Tonight Barnacle Boy briefly left the table, I presumed to get the other half of his pannini (he'd left it in the warm pan to keep the cheese nicely melted). "I just switched the laundry," he announced matter of factly upon his return. The laundry? What laundry? "Are you doing the laundry?" I wondered. "Of course, I needed my gym shirt washed. I did a load of colors." I'm stunned. (I'm still stunned, to be honest.) "I'm very proud of you," I offered, perhaps a beat too late. "Are you really? I know how to do laundry!" I assured him that I trusted his ability to wash clothes, and was duly impressed by his self-sufficiency. "Your dad, now..." I started off teasingly.
I'd been down in the laundry this morning and noticed that Math Man had carefully hung up a huge collection of our outdoor gear to dry. What really caught my eye, however, was the large light pink athletic sock on the rack by the dehumidifier...and the pink gaiter and... A red fleece item had been washed with whites, and the results were predictable. It ran.
Math Man blushed (though he hadn't noticed the pink sock, just the now-pink gaiter). "Remember the year of the blue turtlenecks?" When we were first married, Math Man had washed jeans with his socks and underwear and all my white cotton turtlenecks (still a staple in my winter wardrobe). His theory was that he didn't want to do an extra load of wash, and didn't care what color his underwear was. Alas, I did care what color my turtlenecks were, so the theory should not have been extended to cover them. They were all now a pale shade of something I could only describe as Virgin Mary Blue. I lived a year with them, the budget wouldn't stretch to replacements. He proudly noted that this time my turtlenecks were not in the load. "You're learning!" "I'm in the zone of proximal development," he shot back.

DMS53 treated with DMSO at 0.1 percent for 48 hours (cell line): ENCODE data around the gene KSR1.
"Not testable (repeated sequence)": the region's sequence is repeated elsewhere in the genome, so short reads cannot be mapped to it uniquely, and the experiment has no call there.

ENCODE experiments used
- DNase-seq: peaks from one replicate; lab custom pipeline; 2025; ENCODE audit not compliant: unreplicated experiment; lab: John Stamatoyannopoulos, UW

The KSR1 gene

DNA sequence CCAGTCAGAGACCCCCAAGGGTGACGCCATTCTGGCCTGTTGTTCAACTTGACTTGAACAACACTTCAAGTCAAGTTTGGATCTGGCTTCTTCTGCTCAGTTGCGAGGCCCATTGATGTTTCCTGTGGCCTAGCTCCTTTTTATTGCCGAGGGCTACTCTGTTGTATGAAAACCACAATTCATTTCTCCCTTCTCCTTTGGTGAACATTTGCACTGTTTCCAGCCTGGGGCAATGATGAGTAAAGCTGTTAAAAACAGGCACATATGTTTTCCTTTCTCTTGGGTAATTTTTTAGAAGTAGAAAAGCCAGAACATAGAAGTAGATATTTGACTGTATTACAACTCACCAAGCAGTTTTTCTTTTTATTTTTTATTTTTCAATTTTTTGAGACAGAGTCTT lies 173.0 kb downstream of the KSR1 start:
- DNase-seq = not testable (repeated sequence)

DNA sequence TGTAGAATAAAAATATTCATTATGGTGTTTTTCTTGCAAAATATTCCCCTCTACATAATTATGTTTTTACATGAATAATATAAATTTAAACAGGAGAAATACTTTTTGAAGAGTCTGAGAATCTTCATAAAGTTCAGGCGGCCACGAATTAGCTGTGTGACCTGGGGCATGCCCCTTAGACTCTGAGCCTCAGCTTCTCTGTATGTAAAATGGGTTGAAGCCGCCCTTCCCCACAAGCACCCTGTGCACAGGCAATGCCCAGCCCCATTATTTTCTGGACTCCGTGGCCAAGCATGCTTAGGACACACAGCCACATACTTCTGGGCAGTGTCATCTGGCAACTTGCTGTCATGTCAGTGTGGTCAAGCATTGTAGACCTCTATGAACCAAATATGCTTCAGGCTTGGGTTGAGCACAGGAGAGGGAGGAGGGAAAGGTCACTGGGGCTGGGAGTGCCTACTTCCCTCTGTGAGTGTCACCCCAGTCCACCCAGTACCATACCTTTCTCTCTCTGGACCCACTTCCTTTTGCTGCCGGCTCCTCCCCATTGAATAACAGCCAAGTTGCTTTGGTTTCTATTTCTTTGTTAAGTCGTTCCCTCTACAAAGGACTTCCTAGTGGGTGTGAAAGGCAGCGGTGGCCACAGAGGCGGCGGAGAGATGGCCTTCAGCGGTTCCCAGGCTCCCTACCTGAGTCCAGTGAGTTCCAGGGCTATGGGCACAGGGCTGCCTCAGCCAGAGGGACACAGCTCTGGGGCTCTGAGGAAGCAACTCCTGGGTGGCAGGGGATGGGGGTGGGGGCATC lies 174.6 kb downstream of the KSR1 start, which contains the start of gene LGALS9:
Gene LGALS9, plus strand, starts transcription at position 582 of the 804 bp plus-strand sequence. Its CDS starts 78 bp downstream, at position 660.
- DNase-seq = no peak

The Boy now thinks his parents have lost it entirely (he may think that all the time, but I'm afraid to ask). "What's the zone of proximal development?" Math Man, having spent 5 years as a PI of a huge grant for math-science teaching, told him it's when you know enough not to be frustrated and not enough to be bored. Or when you know enough to separate the colors from your wife's whites.